Did Sarah Josepha Hale write "Mary's Little Lamb," the eternal nursery rhyme （儿歌） about a girl named Mary with a stubborn lamb? This is still disputed, but it's clear that the woman __26__ for writing it was one of America's most fascinating __27__. In honor of the poem's publication on May 24, 1830, here's more about the __28__ author's life.
Hale wasn't just a writer, she was also a __29__ social advocate, and she was particularly __30__ with an ideal New England, which she associated with abundant Thanksgiving meals that she claimed had "a deep moral influence." She began a nationwide __31__ to have a national holiday declared that would bring families together while celebrating the __32__ festivals. In 1863, after 17 years of advocacy including letters to five presidents, Hale got it. President Abraham Lincoln, during the Civil War, issued __33__ setting aside the last Thursday in November for the holiday.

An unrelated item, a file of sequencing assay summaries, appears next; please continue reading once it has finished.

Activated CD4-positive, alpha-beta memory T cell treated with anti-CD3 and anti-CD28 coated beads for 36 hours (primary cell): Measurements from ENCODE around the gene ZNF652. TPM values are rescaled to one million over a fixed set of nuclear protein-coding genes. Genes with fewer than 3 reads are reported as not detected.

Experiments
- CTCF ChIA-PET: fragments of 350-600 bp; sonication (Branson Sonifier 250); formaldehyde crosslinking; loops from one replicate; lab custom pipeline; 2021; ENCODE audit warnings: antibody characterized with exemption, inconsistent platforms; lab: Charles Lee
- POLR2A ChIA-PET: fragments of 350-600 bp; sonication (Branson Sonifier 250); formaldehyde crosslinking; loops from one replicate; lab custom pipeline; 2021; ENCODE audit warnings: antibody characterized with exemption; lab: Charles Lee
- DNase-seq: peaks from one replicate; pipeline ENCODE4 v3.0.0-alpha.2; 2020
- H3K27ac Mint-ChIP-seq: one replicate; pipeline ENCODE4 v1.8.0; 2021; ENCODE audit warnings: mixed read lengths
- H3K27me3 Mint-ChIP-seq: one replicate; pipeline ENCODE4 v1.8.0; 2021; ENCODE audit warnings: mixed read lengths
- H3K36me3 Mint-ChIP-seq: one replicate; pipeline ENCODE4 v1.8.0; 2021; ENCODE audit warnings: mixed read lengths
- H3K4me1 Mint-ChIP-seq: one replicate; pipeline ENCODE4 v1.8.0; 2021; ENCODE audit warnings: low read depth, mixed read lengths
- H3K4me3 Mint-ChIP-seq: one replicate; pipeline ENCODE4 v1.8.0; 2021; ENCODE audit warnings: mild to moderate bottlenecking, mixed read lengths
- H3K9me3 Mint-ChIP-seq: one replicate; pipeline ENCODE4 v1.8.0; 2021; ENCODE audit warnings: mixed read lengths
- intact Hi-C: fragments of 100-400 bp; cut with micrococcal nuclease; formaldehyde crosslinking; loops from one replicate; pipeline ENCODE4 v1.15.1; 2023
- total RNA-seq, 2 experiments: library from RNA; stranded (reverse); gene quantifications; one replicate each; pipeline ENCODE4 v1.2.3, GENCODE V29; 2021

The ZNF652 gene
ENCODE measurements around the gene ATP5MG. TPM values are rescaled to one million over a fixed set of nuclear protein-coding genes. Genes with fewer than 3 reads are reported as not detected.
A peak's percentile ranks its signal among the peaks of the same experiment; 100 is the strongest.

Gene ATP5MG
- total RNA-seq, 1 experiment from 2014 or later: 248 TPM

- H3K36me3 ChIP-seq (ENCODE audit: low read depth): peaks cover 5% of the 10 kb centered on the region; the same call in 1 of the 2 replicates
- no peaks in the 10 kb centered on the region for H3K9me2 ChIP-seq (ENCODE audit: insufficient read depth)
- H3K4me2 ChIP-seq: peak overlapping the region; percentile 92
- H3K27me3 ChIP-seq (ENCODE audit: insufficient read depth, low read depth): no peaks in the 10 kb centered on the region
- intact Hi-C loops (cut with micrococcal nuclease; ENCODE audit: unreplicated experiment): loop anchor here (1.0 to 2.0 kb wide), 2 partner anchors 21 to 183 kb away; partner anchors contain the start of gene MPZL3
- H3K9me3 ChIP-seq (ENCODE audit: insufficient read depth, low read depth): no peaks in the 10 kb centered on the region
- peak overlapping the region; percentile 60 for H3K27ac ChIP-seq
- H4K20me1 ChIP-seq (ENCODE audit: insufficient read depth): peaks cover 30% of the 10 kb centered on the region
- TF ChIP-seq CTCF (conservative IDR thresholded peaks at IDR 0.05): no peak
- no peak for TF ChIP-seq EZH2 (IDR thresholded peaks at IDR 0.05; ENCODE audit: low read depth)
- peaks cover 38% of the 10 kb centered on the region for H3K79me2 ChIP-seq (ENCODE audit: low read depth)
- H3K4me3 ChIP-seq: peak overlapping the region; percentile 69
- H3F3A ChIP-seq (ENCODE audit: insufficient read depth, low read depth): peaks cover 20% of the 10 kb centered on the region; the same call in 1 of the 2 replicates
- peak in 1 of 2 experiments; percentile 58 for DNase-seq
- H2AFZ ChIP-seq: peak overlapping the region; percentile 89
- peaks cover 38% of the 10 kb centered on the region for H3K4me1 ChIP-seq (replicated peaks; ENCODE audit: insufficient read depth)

The true authorship of "Mary's Little Lamb" is disputed. According to the New England Historical Society, Hale wrote only part of the poem, but claimed authorship. Regardless of the author, it seems that the poem was __34__ by a real event. When young Mary Sawyer was followed to school by a lamb in 1816, it caused some problems. A bystander named John Roulstone wrote a poem about the event, then, at some point, Hale herself seems to have helped write it. However, if a 1916 piece by her great-niece is to be trusted, Hale claimed for the __35__ of her life that "some other people pretended that someone else wrote the poem".